Player Hand: 2+3=5


Bank Hand: Ace+2=3




At this stage of the game, the Player Hand is beating the Bank Hand by a score of 5 to 3. Players who wagered on the Player Hand wish the game would end right there, because the Player Hand would be declared the winner. But check Rule #2 in Table 1. It states that the Player Hand must draw if the initial two-card Player Hand totals 5 or less. So in our example, even though the Player Hand is ahead, it must draw a third card.




So what’s the big deal you ask? Suppose the draw card was a 6. This would give the Player Hand a final score of 1, and in the time it took for the dealer to face that draw card, the Bank Hand has taken the lead. But all is not lost for Player Hand bettors. Rule #4 states that if the Player Hand draws, you need to check the table to determine if the Bank Hand draws. You look across the top and find the value of the third card that was given to the Player Hand (in our example, it was a 6). Go down the first column to a Bank hand of 3. Where the row and column intersects you find the letter D (which means Draw). In our example, the Bank Hand must therefore take a card.




Suppose the draw card was an 8, which now gives the Bank Hand a final score of zero (Ace+2+8=0). The Player Hand, which was in the lead, then fell behind, finally ends up victorious with a final score of 1 over 0.




Do you see why mini-bac is not only easy to play but exciting? In fact, when third-card draws are involved (which they often are), the excitement escalates, as the lead can change several times until the last card is drawn.




Let’s try a few hands to be sure you get the hang of the three-card draw rules. (Again, you don’t have to memorize these rules, but you’ll quickly see how easy they are to become familiar with.)




Player Hand: 3+2=5


Bank Hand: 7+2=9




Game over. Bank Hand has a natural 9 and by Rule #1, neither hand can draw. Bank Hand wins 9 over 5.




Player Hand: 7+10=7


Bank Hand: 2+2=4




Player Hand with a count of 7 must stand (Rule #2). The Bank Hand with a count of 4 must draw (Rule #3). Suppose the draw card was a 5, giving it a final count of 9 (2+2+5=9). The Bank Hand would win with a score of 9 over 4.




Player Hand: Q+3=3


Bank Hand: 8+9=7




Player Hand has a count of 3 and must draw (Rule #2). Suppose the draw card was an 8, giving it a final count of 1 (Q+3+8=1). To determine if the Bank Hand must draw, check the table in Rule #4. It shows that when the Player Hand third-card draw was a 3, a Bank Hand that totals 7 must stand. Therefore, the Bank Hand beat the Player Hand 7 over 1.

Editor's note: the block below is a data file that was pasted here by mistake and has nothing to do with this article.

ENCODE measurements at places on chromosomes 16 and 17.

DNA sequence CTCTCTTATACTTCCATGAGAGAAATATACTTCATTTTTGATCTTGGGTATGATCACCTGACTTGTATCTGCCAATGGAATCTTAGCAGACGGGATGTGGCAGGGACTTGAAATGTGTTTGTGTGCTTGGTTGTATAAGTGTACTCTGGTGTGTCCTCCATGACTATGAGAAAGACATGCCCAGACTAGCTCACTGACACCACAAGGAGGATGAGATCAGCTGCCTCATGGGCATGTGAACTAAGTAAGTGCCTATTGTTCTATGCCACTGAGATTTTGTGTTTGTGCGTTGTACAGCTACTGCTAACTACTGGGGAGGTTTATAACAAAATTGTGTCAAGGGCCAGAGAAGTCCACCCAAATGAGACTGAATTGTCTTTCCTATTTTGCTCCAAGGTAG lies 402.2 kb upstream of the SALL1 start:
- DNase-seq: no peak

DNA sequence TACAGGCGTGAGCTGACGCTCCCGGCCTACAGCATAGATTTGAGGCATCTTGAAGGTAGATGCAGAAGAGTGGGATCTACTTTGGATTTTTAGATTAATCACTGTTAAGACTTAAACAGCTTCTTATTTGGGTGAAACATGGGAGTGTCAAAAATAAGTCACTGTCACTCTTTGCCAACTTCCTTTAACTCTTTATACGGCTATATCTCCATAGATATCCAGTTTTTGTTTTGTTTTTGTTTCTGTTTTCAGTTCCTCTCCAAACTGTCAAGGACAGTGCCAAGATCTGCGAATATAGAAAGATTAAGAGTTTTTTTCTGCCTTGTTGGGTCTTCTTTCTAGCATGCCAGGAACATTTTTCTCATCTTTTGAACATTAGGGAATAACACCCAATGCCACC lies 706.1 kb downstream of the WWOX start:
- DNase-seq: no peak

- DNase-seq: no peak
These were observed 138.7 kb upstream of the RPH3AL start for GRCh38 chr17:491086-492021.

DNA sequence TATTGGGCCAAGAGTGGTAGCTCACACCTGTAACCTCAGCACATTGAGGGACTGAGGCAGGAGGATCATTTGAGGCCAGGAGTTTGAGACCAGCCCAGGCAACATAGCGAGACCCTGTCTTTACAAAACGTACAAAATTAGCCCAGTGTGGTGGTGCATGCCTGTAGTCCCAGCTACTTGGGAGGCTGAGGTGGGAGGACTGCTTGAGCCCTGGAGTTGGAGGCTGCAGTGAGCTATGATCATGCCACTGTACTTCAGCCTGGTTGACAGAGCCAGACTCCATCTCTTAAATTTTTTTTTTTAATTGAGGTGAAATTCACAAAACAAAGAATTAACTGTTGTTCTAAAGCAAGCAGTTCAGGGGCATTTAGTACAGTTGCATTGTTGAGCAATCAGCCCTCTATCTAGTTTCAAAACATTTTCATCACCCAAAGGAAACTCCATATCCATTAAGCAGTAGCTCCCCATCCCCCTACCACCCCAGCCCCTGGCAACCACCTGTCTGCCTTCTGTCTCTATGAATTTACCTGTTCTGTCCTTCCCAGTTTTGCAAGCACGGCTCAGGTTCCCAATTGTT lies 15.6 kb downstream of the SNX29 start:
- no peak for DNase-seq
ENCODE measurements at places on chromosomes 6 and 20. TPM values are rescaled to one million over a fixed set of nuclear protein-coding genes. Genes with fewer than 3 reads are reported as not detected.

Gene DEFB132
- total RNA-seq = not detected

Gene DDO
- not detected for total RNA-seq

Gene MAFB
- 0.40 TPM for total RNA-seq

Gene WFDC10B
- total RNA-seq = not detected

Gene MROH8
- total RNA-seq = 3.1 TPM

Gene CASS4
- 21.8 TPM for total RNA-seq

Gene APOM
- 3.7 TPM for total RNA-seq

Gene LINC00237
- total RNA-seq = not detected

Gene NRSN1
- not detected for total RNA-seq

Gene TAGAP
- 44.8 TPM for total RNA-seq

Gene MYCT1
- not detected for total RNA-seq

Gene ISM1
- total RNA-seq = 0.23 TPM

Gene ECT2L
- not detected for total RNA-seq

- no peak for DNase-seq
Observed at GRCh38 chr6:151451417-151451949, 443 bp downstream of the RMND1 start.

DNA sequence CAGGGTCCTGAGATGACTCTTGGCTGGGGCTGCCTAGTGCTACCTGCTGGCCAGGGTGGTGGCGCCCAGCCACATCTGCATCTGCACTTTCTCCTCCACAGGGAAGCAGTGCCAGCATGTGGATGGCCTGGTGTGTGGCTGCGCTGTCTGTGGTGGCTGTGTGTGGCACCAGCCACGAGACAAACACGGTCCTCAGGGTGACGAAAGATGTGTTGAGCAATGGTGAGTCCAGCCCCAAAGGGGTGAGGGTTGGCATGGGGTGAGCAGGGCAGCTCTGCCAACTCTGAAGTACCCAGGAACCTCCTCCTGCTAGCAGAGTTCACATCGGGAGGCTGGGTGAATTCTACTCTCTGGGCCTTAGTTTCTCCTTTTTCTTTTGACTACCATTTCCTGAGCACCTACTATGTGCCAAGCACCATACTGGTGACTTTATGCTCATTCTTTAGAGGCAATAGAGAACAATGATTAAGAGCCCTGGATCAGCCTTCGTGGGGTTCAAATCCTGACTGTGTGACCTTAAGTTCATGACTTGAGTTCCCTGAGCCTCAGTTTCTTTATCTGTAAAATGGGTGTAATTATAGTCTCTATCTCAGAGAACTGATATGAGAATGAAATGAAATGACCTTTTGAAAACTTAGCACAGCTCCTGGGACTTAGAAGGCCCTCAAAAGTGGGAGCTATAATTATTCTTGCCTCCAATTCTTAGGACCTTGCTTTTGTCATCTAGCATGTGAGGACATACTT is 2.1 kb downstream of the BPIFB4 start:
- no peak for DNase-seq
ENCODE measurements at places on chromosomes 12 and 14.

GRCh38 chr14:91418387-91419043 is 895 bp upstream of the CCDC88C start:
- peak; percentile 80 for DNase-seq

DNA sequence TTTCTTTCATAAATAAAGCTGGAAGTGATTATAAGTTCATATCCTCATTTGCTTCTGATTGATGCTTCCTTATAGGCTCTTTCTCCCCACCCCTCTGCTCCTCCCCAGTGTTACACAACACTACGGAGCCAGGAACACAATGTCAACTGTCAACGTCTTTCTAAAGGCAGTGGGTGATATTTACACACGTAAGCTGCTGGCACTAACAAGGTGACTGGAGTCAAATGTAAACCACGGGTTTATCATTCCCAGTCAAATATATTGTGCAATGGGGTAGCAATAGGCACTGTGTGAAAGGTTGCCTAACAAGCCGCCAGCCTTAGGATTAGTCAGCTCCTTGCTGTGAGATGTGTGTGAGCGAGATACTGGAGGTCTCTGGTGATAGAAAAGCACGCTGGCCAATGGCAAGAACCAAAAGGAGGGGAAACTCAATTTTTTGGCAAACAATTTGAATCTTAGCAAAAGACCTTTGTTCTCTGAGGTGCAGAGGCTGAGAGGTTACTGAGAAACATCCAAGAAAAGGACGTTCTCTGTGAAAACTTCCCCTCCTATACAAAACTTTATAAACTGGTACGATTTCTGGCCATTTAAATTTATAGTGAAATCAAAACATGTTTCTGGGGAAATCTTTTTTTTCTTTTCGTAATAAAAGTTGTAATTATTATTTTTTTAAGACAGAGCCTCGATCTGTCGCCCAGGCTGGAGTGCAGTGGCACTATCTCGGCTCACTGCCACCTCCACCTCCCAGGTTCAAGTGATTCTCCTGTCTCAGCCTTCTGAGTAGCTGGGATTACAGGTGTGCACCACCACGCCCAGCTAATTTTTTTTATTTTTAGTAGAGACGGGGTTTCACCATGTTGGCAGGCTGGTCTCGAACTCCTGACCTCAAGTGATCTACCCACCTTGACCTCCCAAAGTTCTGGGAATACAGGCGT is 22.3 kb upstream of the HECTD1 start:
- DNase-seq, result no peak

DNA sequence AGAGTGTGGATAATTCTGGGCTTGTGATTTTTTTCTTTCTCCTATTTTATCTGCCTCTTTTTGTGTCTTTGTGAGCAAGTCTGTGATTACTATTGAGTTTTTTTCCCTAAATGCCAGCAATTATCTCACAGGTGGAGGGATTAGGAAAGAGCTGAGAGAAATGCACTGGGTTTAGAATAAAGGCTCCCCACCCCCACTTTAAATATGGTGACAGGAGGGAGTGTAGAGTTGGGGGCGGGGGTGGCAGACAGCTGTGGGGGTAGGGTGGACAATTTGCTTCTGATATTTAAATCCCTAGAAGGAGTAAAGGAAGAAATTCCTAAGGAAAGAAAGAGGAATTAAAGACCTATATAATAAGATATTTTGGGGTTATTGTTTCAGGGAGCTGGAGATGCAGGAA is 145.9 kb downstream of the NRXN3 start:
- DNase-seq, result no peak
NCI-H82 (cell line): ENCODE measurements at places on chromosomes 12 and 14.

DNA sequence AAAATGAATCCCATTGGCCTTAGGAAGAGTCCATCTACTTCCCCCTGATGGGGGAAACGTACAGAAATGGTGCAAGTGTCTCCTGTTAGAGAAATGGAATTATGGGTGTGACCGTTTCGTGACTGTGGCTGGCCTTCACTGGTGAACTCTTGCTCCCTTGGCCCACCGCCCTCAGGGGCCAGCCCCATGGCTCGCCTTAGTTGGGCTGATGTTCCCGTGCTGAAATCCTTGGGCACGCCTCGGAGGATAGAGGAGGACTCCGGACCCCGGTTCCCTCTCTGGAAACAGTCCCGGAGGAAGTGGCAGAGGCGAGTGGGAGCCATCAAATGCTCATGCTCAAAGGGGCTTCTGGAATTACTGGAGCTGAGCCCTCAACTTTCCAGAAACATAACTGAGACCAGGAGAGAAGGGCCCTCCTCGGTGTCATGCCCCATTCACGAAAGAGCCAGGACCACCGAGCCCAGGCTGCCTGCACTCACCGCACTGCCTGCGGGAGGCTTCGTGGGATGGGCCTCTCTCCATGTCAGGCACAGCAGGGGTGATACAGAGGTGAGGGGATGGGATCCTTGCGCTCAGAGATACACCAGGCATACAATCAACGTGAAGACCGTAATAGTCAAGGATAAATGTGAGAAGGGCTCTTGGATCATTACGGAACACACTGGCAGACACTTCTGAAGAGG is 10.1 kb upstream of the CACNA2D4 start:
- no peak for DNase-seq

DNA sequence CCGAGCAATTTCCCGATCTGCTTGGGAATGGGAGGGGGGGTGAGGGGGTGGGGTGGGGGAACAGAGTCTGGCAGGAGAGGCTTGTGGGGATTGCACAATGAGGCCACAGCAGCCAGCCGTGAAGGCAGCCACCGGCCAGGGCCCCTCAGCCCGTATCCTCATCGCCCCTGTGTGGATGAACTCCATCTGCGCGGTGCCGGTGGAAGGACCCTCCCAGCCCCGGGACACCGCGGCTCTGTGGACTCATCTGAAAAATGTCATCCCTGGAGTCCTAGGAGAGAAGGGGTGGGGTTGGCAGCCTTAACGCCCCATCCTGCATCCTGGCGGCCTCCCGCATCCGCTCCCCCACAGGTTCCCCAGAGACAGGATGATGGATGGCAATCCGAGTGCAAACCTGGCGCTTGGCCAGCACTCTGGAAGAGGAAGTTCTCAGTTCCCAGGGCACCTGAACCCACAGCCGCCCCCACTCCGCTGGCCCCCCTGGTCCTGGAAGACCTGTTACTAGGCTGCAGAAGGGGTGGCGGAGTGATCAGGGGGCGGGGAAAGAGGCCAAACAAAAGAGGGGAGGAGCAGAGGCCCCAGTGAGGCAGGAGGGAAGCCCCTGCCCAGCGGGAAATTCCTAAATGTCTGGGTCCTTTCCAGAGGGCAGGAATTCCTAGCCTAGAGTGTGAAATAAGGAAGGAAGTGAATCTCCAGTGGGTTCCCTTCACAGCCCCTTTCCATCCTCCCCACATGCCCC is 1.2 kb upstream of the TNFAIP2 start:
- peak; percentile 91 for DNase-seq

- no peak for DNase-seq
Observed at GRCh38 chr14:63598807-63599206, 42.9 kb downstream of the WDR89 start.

The Odds




The big turn-off in mini-baccarat is the 5% commission that is charged to a player every time he bets on the Bank Hand and wins. Why do you have to pay this commission in the first place? And why only on the Bank Hand and not the Player Hand?




Remember I mentioned that the rules for drawing a third card are not the same for the Bank Hand as they are for the Player Hand? In fact, the third-card rules happen to favor the Bank Hand. So much so that the Bank Hand actually wins more than 50% of the time. If you discount the hands that tie, the Bank Hand wins 50.68% of the time and the Player Hand wins 49.32% of the time. What’s so significant about this? If all you did was bet on the Bank Hand, you’d become very rich; you’d have slightly more than a 1% advantage over the Player Hand. Of course the casinos are well aware of these percentages, which is why they charge the 5% commission every time you win a Bank Hand bet (you only win 95 cents on the dollar on all winning Bank Hand Bets). By charging the 5% commission, the player’s advantage will be eliminated and the casino will enjoy a 1.06% edge (still nearly a 99% return to the players).




A word about how the dealer collects the commission: You don’t have to fork over the 5% commission every time you win a bet on the Bank Hand. Instead, the dealer will place a marker in a commission box located in front of him. This is how he keeps track of how much money a player owes the casino in commissions during the play out of a shoe. At the end of a shoe (or when you decide to quit if it’s in the middle of a shoe), the dealer will add up your IOUs and you’re expected to pay up.